According to a short biography by Opie Read, as a child he was reputed a piano prodigy; in adult life he was by many deemed a failure for his lack of business instinct. But as a poet, a gentle satirist and a humorist of the highest order, he achieved notability in his short life for a series of newspaper published poems. He appears to have been a favorite of the Press Club of Chicago, and that organisation published a posthumous collection of his works, Ben King's verse, in 1894, comparing him with Thomas Hood, a then famous English humorist and poet. In the next quarter century, the book reputedly outsold any other single volume of verses in Michigan.
He is buried in the St. Joseph City Cemetery. A monument erected in Lake Bluff Park [Berrien County, Michigan] in 1924 features a bronze bust of King created by Chicago sculptor Leonard Crunelle. On the granite monument base are lines from his poem "The River St. Joe":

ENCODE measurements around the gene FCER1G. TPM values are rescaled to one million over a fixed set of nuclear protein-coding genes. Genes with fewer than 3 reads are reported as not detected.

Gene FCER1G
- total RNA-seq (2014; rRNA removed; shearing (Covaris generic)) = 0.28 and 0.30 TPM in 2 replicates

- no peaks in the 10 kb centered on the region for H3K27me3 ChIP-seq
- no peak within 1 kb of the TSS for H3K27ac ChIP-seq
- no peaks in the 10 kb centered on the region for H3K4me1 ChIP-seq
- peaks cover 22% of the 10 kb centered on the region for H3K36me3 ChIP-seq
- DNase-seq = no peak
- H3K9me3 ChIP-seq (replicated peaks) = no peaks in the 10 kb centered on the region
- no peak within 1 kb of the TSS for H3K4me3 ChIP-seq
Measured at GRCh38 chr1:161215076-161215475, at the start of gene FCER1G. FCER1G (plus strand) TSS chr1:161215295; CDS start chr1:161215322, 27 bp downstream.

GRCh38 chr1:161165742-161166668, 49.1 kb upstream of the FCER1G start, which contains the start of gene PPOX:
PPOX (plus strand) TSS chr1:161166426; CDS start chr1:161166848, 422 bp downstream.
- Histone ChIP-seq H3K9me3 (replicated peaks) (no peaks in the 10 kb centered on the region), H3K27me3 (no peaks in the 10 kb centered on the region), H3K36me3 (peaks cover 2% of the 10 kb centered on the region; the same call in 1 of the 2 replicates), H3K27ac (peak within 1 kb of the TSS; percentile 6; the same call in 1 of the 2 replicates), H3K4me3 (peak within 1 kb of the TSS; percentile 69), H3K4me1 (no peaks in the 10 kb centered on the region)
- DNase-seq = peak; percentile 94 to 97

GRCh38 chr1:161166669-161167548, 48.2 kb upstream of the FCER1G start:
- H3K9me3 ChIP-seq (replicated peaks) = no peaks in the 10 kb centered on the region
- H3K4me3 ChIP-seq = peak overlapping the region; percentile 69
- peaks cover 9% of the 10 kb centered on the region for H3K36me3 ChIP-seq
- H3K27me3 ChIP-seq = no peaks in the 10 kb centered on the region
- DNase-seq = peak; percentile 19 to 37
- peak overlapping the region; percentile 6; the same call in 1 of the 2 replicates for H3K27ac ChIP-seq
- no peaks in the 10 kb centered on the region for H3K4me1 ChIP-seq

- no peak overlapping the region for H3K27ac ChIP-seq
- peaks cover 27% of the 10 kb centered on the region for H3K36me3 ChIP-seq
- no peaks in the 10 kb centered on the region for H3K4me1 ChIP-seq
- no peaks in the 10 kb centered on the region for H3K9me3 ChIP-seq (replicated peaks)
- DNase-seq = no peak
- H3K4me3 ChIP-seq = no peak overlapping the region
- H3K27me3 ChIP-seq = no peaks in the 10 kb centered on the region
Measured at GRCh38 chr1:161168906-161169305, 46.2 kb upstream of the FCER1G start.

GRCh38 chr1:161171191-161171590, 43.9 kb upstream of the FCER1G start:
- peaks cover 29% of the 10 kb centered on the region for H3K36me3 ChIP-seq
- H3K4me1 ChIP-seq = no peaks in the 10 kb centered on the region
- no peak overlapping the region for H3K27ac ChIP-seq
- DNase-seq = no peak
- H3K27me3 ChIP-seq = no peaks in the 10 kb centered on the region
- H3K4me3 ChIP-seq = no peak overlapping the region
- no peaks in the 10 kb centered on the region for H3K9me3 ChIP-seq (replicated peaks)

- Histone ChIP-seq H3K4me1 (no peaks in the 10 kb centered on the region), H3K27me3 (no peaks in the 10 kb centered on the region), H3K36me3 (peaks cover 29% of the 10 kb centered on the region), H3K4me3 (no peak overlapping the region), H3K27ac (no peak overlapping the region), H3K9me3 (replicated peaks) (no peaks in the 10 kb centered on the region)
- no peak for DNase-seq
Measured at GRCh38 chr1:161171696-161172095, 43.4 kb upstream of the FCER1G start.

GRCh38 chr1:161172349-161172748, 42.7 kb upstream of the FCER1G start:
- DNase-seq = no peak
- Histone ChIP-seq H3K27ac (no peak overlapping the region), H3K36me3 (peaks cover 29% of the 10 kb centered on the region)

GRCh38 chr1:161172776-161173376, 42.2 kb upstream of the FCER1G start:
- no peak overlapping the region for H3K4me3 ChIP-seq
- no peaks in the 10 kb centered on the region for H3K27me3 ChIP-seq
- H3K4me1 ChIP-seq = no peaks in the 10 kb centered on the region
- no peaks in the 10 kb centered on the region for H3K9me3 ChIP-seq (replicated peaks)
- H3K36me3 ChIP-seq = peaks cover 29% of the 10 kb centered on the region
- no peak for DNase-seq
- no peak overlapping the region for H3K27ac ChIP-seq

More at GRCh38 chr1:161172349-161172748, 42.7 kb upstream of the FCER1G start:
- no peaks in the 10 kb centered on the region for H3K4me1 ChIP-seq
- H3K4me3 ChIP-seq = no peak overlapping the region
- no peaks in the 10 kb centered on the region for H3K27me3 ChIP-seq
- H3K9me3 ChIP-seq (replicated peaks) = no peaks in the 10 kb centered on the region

Where the bumblebee sips and the clover's in bloom,
and the zephyr's come laden with peachblow perfume.
Where the thistle-down pauses in search of the rose
and the myrtle and woodbine and wild ivy grows;
Oh, give me the spot that I once used to know
by the side of the placid old River St. Joe!